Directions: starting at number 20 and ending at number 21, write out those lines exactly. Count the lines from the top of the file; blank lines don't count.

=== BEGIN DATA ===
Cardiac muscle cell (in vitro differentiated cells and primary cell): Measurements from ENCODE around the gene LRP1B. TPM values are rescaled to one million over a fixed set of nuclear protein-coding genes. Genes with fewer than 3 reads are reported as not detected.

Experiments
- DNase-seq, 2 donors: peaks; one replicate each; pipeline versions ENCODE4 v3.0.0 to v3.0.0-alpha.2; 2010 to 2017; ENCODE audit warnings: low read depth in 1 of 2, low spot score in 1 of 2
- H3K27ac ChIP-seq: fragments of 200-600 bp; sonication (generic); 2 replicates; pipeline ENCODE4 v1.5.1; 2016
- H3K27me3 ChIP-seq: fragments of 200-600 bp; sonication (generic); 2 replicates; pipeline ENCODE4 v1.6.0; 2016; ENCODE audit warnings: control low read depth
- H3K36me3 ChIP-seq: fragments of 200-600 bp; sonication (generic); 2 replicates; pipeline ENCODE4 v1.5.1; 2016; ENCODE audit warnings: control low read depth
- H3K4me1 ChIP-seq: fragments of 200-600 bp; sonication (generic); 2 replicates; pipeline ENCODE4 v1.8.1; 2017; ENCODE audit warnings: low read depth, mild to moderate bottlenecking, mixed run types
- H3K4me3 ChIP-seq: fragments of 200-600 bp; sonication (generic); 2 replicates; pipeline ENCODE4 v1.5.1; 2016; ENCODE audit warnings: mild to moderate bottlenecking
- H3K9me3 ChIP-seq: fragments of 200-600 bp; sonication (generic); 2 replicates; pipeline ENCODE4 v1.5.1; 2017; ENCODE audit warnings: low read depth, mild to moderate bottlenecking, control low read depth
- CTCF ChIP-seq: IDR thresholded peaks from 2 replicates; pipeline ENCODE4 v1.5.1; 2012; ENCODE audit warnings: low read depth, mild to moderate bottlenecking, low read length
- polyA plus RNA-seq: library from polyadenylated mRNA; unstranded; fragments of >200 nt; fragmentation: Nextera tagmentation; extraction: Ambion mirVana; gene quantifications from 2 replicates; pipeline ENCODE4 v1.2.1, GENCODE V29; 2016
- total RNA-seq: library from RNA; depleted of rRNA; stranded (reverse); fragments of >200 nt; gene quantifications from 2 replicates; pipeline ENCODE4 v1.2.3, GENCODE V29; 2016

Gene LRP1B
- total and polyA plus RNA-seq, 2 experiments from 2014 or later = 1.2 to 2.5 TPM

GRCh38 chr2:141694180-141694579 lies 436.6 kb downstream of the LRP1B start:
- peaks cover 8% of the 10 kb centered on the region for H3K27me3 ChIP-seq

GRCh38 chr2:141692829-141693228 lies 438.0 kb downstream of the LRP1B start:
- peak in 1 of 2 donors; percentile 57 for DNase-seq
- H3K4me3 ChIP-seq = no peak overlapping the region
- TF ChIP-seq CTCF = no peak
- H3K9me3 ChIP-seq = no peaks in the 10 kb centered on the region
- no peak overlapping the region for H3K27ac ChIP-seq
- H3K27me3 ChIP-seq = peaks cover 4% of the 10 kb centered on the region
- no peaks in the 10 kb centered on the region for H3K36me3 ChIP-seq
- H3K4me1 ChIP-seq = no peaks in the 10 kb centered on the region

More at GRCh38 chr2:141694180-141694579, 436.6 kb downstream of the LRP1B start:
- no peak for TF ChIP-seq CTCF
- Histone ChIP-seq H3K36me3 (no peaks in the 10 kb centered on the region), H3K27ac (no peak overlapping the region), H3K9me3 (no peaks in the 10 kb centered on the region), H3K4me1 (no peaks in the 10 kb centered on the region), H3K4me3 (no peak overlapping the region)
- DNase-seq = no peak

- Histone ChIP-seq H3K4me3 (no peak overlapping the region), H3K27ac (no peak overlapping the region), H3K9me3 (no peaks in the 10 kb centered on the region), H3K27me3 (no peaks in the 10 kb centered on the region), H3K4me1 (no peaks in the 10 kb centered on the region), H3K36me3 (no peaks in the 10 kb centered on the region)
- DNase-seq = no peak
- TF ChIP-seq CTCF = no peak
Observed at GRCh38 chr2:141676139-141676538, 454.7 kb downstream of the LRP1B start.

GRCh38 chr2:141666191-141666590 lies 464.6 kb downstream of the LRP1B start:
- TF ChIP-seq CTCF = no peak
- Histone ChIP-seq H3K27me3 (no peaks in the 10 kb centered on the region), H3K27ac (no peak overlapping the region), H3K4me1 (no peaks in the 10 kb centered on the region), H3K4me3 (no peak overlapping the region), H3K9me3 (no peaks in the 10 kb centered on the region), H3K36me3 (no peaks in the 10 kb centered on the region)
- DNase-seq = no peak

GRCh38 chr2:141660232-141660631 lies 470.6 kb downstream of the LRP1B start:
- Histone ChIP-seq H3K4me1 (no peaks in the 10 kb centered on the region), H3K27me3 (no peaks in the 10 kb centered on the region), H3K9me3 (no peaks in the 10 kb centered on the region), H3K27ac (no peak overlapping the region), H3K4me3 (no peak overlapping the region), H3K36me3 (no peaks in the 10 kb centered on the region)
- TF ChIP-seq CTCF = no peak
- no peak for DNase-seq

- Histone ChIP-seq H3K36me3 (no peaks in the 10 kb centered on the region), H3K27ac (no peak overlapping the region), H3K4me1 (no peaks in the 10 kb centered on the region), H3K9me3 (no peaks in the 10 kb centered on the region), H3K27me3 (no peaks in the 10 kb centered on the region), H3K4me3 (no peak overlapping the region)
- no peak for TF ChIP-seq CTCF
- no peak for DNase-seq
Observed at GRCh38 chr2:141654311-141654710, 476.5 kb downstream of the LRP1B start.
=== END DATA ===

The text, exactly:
- TF ChIP-seq CTCF = no peak
- H3K9me3 ChIP-seq = no peaks in the 10 kb centered on the region